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Hiroshima Survivor Setsuko Thurlow to accept Nobel Peace Prize

Canadian who survived Hiroshima nuclear bomb to accept Nobel Peace Prize. This is her story

Hiroshima Survivor Setsuko Thurlow Recalls U.S. Bombing

‘We learned how to step over the dead bodies’: Setsuko Thurlow, 85, was 13 when she survived the attack. She has spent her life since campaigning against nuclear weapons Setsuko Thurlow will be in Oslo, Norway, on Dec. 10 to jointly accept the 2017 Nobel Peace Prize on behalf of this year’s laureate, the International Campaign to Abolish Nuclear Weapons (ICAN).

The 85-year-old Toronto resident is a Hibakusha — a survivor of the atomic attacks on Japan in 1945. Her hometown of Hiroshima was destroyed by the Americans on August 6, 1945.

Thurlow’s sister, burned and bloated from the blast, lived for four days afterwards. When she spoke, what she expressed was a mother’s guilt: Her child had been badly burned. How could she have let it happen?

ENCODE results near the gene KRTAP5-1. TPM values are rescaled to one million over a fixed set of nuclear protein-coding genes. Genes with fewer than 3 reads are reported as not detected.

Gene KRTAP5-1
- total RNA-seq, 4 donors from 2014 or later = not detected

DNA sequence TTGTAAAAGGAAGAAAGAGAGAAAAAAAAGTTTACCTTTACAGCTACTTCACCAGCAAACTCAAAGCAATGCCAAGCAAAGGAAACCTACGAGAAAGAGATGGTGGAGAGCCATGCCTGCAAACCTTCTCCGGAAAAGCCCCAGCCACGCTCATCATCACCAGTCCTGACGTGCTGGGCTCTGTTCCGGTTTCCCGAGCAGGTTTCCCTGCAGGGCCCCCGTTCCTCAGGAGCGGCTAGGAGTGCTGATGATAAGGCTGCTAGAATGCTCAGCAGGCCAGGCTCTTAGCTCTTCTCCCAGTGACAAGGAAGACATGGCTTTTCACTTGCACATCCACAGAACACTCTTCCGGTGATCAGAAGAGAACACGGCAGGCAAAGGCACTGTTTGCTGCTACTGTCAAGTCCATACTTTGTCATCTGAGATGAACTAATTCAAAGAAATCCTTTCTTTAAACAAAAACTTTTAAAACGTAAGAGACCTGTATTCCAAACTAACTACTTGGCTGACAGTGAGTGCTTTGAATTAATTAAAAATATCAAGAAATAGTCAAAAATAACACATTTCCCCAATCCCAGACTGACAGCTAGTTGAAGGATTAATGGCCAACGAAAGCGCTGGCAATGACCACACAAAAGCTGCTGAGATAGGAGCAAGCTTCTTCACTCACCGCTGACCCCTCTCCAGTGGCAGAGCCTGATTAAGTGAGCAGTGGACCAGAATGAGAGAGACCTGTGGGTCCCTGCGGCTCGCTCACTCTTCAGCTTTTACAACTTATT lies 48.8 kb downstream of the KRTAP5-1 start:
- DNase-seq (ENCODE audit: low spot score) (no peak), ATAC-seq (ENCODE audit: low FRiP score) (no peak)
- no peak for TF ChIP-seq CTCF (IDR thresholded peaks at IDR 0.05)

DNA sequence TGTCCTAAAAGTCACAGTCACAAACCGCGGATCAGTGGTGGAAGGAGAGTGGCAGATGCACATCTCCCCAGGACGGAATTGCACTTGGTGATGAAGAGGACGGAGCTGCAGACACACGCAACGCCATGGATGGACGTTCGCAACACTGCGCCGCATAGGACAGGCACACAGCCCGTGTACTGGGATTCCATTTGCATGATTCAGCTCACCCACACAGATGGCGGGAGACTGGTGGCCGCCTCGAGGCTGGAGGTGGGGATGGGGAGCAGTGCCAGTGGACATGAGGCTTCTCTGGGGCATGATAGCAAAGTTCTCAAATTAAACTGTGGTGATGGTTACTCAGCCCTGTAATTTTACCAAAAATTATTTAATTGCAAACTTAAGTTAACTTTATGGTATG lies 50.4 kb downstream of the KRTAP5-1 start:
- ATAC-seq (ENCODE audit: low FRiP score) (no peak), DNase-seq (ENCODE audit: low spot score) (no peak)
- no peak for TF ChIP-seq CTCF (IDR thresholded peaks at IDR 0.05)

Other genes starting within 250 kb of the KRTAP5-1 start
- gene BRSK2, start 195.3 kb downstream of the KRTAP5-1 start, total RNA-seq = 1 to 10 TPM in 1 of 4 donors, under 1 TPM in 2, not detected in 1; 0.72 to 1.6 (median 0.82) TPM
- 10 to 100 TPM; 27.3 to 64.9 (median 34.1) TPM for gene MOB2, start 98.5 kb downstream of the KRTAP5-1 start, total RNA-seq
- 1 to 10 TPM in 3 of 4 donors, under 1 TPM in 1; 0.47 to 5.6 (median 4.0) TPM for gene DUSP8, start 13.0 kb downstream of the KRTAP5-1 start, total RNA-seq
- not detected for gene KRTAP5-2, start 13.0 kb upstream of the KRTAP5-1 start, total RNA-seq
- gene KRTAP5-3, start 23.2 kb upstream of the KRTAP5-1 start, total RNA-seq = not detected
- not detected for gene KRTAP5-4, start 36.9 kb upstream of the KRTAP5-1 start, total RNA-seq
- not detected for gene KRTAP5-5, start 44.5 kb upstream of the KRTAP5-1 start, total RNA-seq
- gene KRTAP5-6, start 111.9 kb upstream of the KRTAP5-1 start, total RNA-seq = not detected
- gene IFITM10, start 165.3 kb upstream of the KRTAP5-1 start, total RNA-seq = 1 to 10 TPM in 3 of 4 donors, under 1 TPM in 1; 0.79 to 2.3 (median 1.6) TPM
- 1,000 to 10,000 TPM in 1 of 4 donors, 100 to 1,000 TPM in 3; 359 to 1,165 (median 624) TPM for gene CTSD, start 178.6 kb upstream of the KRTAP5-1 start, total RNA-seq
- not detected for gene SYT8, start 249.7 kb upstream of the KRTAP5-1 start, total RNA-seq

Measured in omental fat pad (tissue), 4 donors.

“It’s not easy to carry these memories,” Thurlow says. “We learned how to step over the dead bodies.” She recalls feeling numb. She couldn’t cry. All she could do was watch, as Japanese soldiers tossed the lifeless bodies of her sister, Ayako, and her four-year-old nephew, Eiji, into a shallow grave, dousing them with gasoline, throwing in a match. Thurlow was 13.

She has spent much of her life since campaigning against nuclear weapons.

Her weapon is her words — and her resolve to keep telling the story. Thurlow sat down with the National Post at her home in Toronto.


October 27, 2017 - Posted by | Japan, PERSONAL STORIES

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